Some of the main extended laws passed in the UK in the past twenty years are:
- the Anti-Terrorism, Crime, and Security Act (2001)
- the Prevention of Terrorism Act (2005)
- the Counter-Terrorism Act (2008), the Terrorism Prevention and Investigation Measures Act (2011)
- the Counter-Terrorism and Security Act (2015)
- the Investigatory Powers Act (2016, Snoopers’ Charter)
Since 2003, the UK Government has introduced, developed, and updated the CONTEST counter-terrorism strategy. This response to fighting terrorism is built upon an approach that unites the public and private sectors, communities, citizens, and overseas partners around the single purpose to leave no safe space for terrorists to recruit or act. The strategy proposed by CONTEST provides the framework that enables law enforcement to organise this work to counter all forms of terrorism. CONTEST’s overarching aim is to reduce the risk to the UK and its citizens and interests overseas from terrorism, so that its people can go about their lives freely and with confidence. The strategy is composed of four central pillars:
i) Prevent (to safeguard and support those vulnerable to radicalisation, to stop them from becoming terrorists or supporting terrorism).
ii) Pursue (to stop terrorist attacks happening in this country and against UK interests overseas).
iii) Protect (to strengthen our protection against a terrorist attack in the UK or against our interests overseas, and so reduce our vulnerability).
iv) Prepare (to mitigate the impact of a terrorist incident, by bringing any attack to an end rapidly and ensure fast recovery).
According to the 2018 report of CONTEST, an updated and strengthened version of the strategy continues with the tried and tested framework of the four work strands. An in-depth review of the counter-terrorism approach found that this structure remains effective and continues to guide the planning and work of many agencies and departments in the UK. In this regard, the purpose of Prevent and Pursue remains to reduce the threats faced by the country, while the purpose of Protect and Prepare work is to reduce its vulnerabilities. Still, despite the fact that the historical evolution of terrorism has forced the UK to face various types of terrorism, the counter-terrorism agenda has been largely focusing on the Salafi-jihadi threat, aligning its framework to the global trends of national security and war on terror. As a result, the response to the terrorist threat reinforced a malign cycle of violence, hatred, and stigma that have not benefited any side.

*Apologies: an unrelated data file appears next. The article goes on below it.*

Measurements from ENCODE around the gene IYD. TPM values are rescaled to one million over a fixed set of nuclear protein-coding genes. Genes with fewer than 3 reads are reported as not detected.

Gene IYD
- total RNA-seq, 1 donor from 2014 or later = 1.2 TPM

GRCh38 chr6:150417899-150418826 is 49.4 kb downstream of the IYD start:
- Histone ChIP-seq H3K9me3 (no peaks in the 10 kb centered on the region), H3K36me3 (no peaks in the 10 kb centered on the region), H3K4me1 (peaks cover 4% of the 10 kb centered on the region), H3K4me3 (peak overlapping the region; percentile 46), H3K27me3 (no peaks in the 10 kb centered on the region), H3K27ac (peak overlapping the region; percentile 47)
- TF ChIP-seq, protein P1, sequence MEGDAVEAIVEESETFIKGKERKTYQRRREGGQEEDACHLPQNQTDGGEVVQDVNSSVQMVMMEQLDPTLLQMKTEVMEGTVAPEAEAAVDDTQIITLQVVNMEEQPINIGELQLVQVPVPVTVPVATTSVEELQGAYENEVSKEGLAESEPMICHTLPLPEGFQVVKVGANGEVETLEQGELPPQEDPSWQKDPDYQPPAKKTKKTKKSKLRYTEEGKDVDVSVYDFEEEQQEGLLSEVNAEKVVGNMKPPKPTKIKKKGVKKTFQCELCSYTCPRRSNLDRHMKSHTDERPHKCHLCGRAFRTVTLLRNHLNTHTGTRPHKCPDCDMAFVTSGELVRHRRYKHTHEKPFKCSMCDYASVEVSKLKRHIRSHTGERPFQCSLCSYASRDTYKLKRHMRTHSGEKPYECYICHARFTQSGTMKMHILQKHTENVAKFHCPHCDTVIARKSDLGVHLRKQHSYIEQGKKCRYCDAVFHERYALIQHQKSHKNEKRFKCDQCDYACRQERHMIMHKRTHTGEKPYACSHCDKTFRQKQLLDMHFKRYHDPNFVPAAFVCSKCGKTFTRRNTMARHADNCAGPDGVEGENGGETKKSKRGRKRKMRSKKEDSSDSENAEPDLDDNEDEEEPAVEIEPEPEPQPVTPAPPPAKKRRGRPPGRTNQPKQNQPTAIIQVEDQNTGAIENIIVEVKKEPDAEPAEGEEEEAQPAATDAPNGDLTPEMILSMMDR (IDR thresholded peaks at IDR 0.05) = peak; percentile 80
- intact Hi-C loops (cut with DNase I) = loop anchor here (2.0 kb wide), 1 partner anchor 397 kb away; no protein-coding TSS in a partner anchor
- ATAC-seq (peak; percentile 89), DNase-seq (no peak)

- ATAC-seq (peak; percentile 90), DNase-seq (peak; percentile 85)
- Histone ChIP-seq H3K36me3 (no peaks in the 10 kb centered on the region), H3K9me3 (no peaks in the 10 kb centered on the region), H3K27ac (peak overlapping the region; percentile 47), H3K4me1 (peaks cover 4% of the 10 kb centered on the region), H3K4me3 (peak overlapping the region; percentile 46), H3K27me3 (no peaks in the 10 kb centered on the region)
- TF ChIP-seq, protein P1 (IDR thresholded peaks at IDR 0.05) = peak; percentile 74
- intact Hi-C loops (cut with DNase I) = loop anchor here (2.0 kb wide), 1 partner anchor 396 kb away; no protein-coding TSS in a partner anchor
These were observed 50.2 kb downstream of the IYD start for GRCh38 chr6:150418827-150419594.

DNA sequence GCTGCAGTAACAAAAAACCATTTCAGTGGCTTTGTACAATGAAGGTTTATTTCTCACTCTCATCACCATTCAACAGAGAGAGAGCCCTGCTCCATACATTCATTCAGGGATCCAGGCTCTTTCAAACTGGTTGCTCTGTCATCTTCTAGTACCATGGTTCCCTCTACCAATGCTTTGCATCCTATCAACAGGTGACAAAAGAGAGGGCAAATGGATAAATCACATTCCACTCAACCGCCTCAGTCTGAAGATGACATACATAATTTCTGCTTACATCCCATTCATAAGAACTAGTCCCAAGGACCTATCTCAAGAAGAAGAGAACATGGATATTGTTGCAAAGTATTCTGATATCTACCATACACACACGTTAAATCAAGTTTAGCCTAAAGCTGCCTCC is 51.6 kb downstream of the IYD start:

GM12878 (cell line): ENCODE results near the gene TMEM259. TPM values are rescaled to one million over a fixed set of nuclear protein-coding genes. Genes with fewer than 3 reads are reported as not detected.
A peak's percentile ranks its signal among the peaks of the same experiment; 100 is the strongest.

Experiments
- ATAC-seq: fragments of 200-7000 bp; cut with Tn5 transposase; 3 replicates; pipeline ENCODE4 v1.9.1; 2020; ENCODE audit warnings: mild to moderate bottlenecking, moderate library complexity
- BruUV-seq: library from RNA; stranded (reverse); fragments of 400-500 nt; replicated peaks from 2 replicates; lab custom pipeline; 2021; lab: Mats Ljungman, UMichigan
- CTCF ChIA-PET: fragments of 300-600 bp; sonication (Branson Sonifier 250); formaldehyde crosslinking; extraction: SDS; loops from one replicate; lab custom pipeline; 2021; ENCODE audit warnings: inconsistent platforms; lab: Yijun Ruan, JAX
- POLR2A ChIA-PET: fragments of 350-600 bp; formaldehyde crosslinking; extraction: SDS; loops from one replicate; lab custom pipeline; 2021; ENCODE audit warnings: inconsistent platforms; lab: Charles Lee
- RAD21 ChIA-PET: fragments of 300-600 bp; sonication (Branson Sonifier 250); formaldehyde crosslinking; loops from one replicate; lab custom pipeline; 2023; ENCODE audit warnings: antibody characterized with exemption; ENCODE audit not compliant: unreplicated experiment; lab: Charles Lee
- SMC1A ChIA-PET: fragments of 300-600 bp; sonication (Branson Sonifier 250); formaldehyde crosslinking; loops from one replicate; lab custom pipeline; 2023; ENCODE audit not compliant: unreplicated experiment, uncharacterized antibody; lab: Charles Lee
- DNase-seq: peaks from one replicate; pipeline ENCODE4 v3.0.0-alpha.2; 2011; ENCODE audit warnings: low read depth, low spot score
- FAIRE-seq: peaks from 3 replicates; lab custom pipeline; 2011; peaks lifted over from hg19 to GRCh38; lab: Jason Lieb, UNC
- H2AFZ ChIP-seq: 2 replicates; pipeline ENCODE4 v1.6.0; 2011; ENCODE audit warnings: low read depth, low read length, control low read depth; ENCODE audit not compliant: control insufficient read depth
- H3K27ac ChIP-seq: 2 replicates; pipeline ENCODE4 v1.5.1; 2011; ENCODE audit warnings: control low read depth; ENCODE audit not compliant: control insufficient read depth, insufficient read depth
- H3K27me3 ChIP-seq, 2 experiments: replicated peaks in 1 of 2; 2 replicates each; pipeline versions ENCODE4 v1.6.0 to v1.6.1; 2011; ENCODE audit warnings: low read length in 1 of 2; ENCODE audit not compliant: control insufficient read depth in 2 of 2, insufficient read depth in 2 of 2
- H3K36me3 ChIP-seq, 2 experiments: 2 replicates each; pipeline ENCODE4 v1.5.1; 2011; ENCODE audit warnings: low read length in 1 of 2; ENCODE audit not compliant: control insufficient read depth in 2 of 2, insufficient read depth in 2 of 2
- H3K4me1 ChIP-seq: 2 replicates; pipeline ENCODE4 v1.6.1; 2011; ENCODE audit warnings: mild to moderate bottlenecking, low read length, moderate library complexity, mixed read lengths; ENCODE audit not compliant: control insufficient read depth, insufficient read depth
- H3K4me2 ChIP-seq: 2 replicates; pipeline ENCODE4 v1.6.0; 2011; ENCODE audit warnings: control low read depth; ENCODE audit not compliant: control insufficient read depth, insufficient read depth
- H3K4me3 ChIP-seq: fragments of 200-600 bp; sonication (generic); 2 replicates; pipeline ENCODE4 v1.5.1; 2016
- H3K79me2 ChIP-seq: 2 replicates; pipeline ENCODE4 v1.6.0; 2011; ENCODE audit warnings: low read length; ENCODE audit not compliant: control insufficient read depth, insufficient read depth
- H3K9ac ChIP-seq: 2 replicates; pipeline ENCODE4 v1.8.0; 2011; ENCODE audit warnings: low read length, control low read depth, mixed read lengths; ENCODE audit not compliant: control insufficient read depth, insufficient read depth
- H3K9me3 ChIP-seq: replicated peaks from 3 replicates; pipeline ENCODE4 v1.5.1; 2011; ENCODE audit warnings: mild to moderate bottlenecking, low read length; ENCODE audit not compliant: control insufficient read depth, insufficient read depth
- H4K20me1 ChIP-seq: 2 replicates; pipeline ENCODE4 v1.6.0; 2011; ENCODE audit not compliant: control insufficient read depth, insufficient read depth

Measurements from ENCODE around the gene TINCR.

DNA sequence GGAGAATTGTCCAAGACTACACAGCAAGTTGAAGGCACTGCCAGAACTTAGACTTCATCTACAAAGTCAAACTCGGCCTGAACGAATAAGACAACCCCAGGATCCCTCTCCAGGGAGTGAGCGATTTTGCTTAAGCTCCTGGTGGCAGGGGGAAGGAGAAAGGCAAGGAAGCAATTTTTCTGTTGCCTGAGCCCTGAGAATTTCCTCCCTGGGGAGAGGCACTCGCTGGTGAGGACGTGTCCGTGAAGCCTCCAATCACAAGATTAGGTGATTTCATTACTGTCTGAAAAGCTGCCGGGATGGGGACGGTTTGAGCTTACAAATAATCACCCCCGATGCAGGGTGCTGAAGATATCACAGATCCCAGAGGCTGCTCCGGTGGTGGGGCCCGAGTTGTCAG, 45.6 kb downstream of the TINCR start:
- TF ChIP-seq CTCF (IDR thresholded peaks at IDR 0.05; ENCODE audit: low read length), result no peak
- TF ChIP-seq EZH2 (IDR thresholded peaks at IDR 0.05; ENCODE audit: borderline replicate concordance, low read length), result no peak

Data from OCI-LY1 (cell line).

Terrorist Threat in 2020-2021
Recently lowered to “Substantial”, the current terrorist threat to the UK remains real and undeniable, assuming that an attack is currently “likely” to happen. Bearing in mind the current situation in Afghanistan, and the fact that events at home are often inspired by those far away, the threat is expected to rise once again in relation to the evolution of events developing outside of UK’s borders. In other words, the threat level is designed to be a dynamic decision, reflecting both the international and domestic security situation, while rising and falling with some regularity as-and-when things change. The UK threat level is set by the Joint Terrorism Analysis Centre (JTAC). According to its mission statement, JTAC “brings together counter-terrorist expertise from the police, and government departments and agencies so information is analysed and processed on a shared basis” (JTAC website). Based out of MI5’s headquarters at Thames House in London, they are operationally independent from politics, government and the intelligence agencies.
Ethno-Nationalism and Separatism
At this point in time, threats from terrorism have shown an evolving and shifting pattern in the UK. The oldest forms of domestic terrorism, the ethno-nationalist and separatist terrorism, in the Northern Ireland context, although operating under a different nature, are still ongoing with the New IRA. Recent cross-cutting events such as the global pandemic and lockdowns, Brexit, the FTF phenomenon and the returnees, the radicalisation of young people in various settings, especially the prison environment, the online domain, and now, the Afghanistan context, have encouraged a dramatic rise of various types of terrorism, including right and left-wing extremist groups that invoke the “us vs them” narrative.
According to the latest information released to the public by the UK’s principal domestic security agency, MI5, the “toxic” issue of racism is fuelling a growing threat from the far right, reaching and radicalising through the online environment teenagers as young as 13. While far-right terrorism has been described as the UK’s fastest-growing threat, in 2020, MI5 stated that investigations into left-wing terrorism would be conducted for the first time. However, the government stressed that the threat level from left-wing terrorism was relatively small compared to Islamist and far-right extremism. In the last four years, 10 out of the 29 attack plots disrupted in the UK were related to the extreme right-wing. Far-right attacks in the UK have not resulted in mass casualties but have instead caused individual casualties, usually via stabbings or by driving into crowds of people, its wider threat comes from the ability to influence and convert young people to a twisted and violent narrative.